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Stankowitz v. Goldblatt Bros.

SEPTEMBER 16, 1963.

BETTY ANNE STANKOWITZ, A MINOR, BY JEAN STANKOWITZ, HER MOTHER AND NEXT FRIEND, APPELLEE,

v.

GOLDBLATT BROS., INC., A CORPORATION, APPELLANT.



Appeal from the Municipal Court of Chicago; the Hon. NORMAN N. EIGER, Judge, presiding. Reversed and remanded. MR. JUSTICE MURPHY DELIVERED THE OPINION OF THE COURT.

This is a personal injury action. Plaintiff was burned by exposed electrical wires connected with a water cooler which defendant maintained for its customers. Defendant appeals from a $5600 verdict and judgment, contending the trial court erred in denying its post-trial motions for judgment notwithstanding the verdict or for a new trial.

On July 12, 1957, plaintiff, then a two and one-half-year-old child, accompanied her mother to defendant's department store in Chicago. While looking at merchandise, the mother heard the child scream and found her next to an electric water cooler. Plaintiff's right calf was in contact with exposed wires, which connected the water fountain with an electrical outlet on the adjacent wall. She was taken by a store employee to a physician, who treated a burn on her right calf.

At the time of the injury, plaintiff weighed about 34 pounds and was about 3 feet tall. The water cooler, a self-contained unit, was 37 to 40 inches high, with a fountain jet on top, and was operated by a foot pedal located about an inch above the floor. The machine was about four inches from the south wall of the store. In this space an electrical wire led from the machine to an electrical outlet in the wall, located approximately one foot above the floor level. When found by her mother, plaintiff was facing east toward the machine, in a 2-foot wide space between the machine and a display platform to the west. She was pressed against the south wall of the store.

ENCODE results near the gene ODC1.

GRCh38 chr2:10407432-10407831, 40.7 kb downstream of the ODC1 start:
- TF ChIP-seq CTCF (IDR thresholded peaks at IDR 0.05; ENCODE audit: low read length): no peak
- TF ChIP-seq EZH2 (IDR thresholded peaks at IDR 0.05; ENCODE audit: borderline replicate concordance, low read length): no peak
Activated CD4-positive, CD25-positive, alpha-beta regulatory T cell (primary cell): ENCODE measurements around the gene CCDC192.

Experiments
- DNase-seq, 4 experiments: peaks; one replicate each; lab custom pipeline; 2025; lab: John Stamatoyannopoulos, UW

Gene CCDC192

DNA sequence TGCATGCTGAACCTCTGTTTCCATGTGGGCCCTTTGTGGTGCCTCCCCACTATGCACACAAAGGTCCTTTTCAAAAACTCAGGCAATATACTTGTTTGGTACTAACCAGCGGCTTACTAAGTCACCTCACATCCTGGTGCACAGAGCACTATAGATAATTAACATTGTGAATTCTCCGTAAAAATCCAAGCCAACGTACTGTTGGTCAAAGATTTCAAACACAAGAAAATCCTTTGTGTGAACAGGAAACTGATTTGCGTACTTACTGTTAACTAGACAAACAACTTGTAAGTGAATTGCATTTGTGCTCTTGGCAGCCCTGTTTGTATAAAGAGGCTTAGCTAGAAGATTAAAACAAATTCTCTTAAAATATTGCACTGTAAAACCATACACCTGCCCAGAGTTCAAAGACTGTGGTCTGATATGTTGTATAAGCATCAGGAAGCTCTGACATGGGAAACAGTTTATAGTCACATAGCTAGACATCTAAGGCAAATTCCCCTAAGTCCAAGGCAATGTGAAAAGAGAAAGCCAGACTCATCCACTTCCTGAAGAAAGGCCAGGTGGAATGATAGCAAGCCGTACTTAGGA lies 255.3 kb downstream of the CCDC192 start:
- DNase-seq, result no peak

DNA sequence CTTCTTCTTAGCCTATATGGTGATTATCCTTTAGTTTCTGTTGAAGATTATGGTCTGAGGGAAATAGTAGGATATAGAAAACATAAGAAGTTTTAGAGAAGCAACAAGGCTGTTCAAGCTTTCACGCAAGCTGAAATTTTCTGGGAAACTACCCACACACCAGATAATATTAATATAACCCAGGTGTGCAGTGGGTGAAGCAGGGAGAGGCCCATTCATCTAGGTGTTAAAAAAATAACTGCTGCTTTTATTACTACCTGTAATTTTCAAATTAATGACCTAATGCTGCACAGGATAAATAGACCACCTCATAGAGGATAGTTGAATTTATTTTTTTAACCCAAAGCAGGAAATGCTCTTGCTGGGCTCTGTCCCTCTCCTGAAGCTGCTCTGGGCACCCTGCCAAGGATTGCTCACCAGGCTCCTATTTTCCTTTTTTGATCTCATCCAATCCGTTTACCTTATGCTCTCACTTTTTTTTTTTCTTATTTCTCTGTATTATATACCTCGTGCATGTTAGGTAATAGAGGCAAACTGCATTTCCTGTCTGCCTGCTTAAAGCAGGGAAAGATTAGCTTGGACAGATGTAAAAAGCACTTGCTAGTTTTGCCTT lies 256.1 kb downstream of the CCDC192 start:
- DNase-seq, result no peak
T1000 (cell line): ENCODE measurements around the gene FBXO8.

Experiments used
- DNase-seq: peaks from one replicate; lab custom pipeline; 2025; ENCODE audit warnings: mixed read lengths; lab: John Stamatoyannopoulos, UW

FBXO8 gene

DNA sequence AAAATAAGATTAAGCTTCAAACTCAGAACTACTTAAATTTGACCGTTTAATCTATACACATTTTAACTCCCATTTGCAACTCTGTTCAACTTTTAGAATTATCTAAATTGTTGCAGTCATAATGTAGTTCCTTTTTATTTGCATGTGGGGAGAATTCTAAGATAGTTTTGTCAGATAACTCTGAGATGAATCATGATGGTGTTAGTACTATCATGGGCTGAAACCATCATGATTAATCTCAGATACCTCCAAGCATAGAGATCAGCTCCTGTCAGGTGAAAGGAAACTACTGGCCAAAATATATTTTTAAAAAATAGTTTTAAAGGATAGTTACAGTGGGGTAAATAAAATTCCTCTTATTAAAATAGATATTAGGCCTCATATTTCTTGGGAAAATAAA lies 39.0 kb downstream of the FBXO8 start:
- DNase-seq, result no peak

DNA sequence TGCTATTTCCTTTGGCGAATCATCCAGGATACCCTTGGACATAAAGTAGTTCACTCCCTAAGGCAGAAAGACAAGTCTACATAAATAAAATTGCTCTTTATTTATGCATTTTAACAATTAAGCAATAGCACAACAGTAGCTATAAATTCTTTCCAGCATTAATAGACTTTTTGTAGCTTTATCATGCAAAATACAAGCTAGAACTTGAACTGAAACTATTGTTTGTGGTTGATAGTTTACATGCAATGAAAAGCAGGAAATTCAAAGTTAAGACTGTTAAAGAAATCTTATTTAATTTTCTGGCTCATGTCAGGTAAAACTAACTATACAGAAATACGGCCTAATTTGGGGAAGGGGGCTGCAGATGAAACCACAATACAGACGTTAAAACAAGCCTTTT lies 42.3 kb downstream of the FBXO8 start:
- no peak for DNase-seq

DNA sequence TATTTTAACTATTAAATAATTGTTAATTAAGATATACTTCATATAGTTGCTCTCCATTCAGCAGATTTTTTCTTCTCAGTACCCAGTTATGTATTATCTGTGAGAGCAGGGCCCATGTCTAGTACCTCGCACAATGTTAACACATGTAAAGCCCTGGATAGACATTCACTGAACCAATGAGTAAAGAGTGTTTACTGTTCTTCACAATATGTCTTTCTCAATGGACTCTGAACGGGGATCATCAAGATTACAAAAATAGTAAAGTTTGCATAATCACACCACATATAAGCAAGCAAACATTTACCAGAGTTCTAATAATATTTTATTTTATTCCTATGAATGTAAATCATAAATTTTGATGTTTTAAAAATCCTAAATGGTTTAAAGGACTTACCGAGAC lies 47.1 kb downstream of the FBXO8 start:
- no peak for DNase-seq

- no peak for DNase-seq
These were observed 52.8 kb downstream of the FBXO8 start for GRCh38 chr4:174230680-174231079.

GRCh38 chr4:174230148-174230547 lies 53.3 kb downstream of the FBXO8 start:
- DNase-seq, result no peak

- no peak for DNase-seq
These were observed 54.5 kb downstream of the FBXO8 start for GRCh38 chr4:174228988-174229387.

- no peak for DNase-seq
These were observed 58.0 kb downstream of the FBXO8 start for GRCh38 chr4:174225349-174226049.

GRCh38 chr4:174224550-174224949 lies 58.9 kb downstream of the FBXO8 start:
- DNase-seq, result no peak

Plaintiff was too young to remember and testify as to what happened prior to her injury, and there were no occurrence witnesses. Plaintiff's mother testified that after she picked up plaintiff, she noticed a "hole" in plaintiff's right outside calf which looked like a burn. While awaiting help from defendant's employees, the mother looked at the electrical connection of the cooler. She observed that "the plug was half in the socket and half out. It seemed there was some broken wires sticking through, ravelled and exposed." The exposed wires were "right close to the plug," and "had no covering on them."

A store engineer of defendant, Kermit Williams, testified in behalf of plaintiff. He testified he was called to the scene immediately after plaintiff's injury, to make repairs. Defendant made no objection to this testimony. Williams stated: "When I got to the scene of the accident I observed the rubber covering on the plug of the cooler sticking in the receptacle had been pulled loose from the prongs and these prongs were exposed. . . . There was a rubber covering that covered the wires that go into the prongs and the covering had been pulled loose. . . . The prongs were in the socket. The rubber covering was separated. . . . The prongs were not exposed. The wires were exposed. . . . The nature of the repairs was to install a new plug on the cord." He further testified there was no apparatus, step or plank or stool directly in front and to the side of the machine, and that he had "seen children drinking from the machine many times."

Defendant's only witness was an employee, a saleswoman working on the floor where the injury occurred. She heard plaintiff scream and rushed over, arriving prior to plaintiff's mother. Plaintiff was about two feet in front of the machine, jumping up and down and crying. She noticed a "welt" on plaintiff's leg. After plaintiff's mother arrived and picked up the child, the employee looked at the electrical connection of the water cooler; she saw "bare wires were exposed where the plug was mashed down." She further testified that a few hours before, and while straightening merchandise on a platform two feet west of the water cooler, she looked at the electrical cord, plug, and socket, and saw no exposed wire — "the regular plug [was] on the cord as it should be." The water cooler was functioning properly.